Research shows that more than 5.5 million people are at risk for disease due to their high cholesterol levels. It is essential to always follow a varied diet that contains foods from all the different food groups. Here are some of the foods to control cholesterol.
Olive oil and olive products
Olive oil and olive products are a best way to reduce cholesterol since olive oil is rich in monounsaturated fatty acids and vitamin E. Research has shown that foods with high monounsaturated fatty acid content lower bad low-density lipoprotein (LDL) cholesterol and increase good high-density lipoprotein (HDL) cholesterol.
Have one or two tablespoons of olive oil a day over salads or use for cooking, and add some olives to salads.
Legumes include dry, cooked or canned beans, lentils, peas and all the soya products. Legumes have high dietary fibre content and are rich in protective nutrients, including minerals, B vitamins and phytonutrients. These nutrients protect the heart and the dietary fibre content lowers cholesterol and energy intake.
The South African Food-based Dietary Guidelines recommend that we should eat dry beans, peas, lentils and soya regularly. Make an effort to eat legumes at least three to four times a week, ideally every day.
Antioxidant-rich fruit and vegetables
All fruits and vegetables can help to lower cholesterol and protect the heart. Two groups are particularly useful, namely those fruits and vegetables that are rich in vitamin C, or rich in beta-carotene. Foods rich in vitamin C include all the citrus fruits and all berry fruits, guava, mango, the entire cabbage family, as well as sweet and chilli peppers.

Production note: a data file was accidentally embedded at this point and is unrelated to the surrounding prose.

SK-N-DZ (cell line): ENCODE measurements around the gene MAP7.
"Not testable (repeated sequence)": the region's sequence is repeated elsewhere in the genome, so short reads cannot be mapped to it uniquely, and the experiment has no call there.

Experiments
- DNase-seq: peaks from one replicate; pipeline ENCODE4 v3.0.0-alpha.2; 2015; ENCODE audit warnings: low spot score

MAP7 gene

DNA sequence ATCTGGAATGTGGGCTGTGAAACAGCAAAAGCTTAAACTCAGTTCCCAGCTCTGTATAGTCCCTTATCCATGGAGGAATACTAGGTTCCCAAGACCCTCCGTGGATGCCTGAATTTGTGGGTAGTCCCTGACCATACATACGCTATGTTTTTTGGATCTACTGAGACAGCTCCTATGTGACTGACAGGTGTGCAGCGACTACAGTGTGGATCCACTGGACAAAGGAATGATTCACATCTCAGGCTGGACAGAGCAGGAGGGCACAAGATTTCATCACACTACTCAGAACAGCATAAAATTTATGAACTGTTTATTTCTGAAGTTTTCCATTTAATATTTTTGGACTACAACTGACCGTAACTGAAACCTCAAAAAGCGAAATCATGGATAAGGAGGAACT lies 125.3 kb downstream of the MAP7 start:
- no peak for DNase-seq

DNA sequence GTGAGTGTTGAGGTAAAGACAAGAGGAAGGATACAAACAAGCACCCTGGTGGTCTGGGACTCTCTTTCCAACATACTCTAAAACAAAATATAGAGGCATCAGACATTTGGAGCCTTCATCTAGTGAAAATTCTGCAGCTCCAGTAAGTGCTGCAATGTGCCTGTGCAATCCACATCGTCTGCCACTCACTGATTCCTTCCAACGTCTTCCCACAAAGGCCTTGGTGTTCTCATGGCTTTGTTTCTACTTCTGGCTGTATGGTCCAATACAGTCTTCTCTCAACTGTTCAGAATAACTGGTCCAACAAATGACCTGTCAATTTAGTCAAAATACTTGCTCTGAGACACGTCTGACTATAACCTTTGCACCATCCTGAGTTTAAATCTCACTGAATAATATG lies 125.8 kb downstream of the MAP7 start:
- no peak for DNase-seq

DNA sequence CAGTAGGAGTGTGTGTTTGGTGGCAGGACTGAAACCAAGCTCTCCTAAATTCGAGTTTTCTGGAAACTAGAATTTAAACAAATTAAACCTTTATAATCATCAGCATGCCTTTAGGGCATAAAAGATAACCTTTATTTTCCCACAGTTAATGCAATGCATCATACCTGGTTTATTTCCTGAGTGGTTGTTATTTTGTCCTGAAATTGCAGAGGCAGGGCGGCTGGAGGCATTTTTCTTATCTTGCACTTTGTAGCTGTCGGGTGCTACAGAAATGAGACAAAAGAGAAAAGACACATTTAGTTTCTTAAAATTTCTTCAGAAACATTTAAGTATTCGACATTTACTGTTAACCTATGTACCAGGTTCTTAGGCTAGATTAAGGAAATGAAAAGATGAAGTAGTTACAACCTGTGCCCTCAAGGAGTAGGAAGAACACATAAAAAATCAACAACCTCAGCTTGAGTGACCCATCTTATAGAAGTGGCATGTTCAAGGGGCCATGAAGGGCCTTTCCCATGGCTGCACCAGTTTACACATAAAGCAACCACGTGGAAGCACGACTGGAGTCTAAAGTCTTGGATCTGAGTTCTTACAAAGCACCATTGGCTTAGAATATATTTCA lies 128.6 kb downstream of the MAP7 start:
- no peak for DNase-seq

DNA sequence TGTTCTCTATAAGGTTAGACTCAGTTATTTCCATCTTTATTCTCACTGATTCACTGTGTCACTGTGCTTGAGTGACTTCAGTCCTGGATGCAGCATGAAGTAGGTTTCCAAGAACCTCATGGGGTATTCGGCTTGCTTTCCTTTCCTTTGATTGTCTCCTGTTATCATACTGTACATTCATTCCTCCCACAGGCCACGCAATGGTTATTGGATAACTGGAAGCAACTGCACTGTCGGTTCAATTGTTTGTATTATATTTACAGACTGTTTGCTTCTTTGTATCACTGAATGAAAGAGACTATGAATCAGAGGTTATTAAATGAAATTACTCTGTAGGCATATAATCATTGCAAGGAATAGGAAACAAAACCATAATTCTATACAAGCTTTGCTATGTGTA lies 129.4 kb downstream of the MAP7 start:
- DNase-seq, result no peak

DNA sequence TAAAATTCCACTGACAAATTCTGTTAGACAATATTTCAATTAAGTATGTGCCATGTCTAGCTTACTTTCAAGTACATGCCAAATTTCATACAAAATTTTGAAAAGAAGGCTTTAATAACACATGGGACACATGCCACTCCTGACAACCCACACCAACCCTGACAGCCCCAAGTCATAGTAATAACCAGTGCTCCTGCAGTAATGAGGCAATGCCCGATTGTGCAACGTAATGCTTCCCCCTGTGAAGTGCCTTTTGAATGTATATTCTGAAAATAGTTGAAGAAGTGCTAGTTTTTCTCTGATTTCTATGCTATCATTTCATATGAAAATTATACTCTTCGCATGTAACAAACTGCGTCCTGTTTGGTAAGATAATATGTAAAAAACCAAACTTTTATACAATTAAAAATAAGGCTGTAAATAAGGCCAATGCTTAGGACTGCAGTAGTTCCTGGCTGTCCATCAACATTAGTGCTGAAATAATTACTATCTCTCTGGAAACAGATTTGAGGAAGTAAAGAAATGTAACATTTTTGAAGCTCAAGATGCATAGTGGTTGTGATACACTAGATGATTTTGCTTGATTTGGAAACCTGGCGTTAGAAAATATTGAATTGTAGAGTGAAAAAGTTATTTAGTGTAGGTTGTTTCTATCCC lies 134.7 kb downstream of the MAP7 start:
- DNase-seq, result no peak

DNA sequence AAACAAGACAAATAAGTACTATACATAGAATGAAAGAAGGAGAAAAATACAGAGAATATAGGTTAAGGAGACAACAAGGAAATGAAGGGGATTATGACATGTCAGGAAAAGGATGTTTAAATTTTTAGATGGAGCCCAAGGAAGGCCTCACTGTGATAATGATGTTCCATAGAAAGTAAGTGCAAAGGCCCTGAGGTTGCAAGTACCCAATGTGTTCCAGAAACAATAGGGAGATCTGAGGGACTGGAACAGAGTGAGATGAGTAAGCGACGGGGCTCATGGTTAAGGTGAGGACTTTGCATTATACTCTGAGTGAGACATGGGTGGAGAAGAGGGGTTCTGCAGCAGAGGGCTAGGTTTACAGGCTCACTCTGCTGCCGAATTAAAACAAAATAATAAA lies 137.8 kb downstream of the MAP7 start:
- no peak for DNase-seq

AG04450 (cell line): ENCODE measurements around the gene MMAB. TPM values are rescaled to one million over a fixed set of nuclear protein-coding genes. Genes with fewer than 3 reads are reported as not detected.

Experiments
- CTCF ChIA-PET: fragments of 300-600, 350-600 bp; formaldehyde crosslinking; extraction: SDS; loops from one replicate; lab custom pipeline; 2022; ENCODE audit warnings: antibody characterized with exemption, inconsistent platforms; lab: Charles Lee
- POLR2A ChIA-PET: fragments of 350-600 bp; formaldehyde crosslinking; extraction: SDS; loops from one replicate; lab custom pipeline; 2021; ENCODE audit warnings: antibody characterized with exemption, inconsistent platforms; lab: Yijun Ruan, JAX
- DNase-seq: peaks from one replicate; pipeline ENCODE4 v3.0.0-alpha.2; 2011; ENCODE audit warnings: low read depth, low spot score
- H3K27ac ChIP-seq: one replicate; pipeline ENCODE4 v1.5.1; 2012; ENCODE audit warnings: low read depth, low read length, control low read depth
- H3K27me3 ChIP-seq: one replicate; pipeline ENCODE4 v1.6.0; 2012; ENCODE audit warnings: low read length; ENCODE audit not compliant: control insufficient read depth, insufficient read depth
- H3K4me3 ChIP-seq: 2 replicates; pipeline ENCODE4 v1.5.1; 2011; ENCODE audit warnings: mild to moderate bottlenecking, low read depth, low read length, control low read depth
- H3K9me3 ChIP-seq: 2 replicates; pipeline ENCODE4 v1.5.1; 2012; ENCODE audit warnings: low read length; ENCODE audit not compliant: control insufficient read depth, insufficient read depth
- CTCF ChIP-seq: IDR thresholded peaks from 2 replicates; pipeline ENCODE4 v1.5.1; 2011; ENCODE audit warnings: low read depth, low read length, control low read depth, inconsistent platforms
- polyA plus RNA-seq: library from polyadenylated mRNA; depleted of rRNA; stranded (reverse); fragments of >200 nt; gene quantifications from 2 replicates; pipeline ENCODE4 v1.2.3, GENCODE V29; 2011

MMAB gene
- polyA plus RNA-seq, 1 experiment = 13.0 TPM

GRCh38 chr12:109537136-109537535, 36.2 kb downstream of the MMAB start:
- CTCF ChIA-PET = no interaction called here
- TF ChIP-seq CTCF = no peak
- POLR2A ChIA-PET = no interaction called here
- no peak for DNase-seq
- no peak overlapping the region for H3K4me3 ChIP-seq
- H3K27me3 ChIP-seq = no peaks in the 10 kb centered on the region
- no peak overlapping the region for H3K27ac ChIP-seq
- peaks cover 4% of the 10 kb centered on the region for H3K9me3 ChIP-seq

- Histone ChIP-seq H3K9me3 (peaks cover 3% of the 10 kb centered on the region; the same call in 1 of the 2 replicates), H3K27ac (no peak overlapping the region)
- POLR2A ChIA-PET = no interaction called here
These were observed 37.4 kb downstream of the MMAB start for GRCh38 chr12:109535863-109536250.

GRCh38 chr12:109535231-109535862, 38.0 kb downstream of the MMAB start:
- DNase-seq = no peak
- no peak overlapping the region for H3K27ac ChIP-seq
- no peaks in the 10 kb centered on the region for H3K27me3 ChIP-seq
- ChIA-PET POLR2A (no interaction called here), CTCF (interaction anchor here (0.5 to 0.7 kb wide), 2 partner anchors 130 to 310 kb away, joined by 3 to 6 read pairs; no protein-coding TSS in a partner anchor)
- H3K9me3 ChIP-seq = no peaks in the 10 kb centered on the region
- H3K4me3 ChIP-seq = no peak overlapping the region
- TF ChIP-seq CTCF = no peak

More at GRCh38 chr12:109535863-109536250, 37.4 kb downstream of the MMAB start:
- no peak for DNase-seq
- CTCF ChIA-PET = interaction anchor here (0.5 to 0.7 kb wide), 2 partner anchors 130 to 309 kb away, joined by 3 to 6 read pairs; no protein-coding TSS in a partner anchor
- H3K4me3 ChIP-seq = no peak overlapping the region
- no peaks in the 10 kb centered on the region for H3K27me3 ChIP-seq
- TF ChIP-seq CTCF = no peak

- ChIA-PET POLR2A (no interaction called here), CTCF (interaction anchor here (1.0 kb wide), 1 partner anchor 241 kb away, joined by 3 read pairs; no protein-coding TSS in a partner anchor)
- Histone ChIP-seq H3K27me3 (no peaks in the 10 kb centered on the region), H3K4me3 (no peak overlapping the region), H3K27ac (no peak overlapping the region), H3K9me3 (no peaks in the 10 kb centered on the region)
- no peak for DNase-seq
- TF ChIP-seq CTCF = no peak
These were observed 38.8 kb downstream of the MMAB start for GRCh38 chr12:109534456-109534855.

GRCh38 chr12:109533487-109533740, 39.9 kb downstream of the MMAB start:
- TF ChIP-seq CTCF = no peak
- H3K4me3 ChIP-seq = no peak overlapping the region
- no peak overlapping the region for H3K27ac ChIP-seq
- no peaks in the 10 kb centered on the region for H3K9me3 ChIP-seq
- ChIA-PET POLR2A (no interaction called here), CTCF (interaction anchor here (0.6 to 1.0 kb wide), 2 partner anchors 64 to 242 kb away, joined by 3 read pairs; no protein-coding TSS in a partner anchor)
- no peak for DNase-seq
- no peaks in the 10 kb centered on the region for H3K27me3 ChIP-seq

Foods rich in beta-carotene include all dark yellow fruits and vegetables and all dark green vegetables.
Recommended intake: Five portions of fruit and vegetables per day.
Garlic and other members of the onion family
Garlic has been used for centuries to promote good health. Research shows that members of the allium family, such as garlic, spring onions and other onions, can be used to lower cholesterol and protect the heart. Use garlic liberally in cooking and on fresh salads.
Researchers believe that the high garlic content of the so-called Mediterranean diet is one of the factors that make this diet so heart-friendly.
Researchers have discovered that people who eat fish three or more times a week are less likely to suffer from heart disease and high blood pressure. This is primarily due to the high omega-3 fatty acid content of fish.
The best fish sources of omega-3 fatty acids are fatty fish like salmon, tuna, trout and sardines, but eating any type of fish will benefit your heart.
Omega-3 fatty acids have been shown to reduce atherosclerosis, blood fats, atherosclerotic plaques and blood pressure.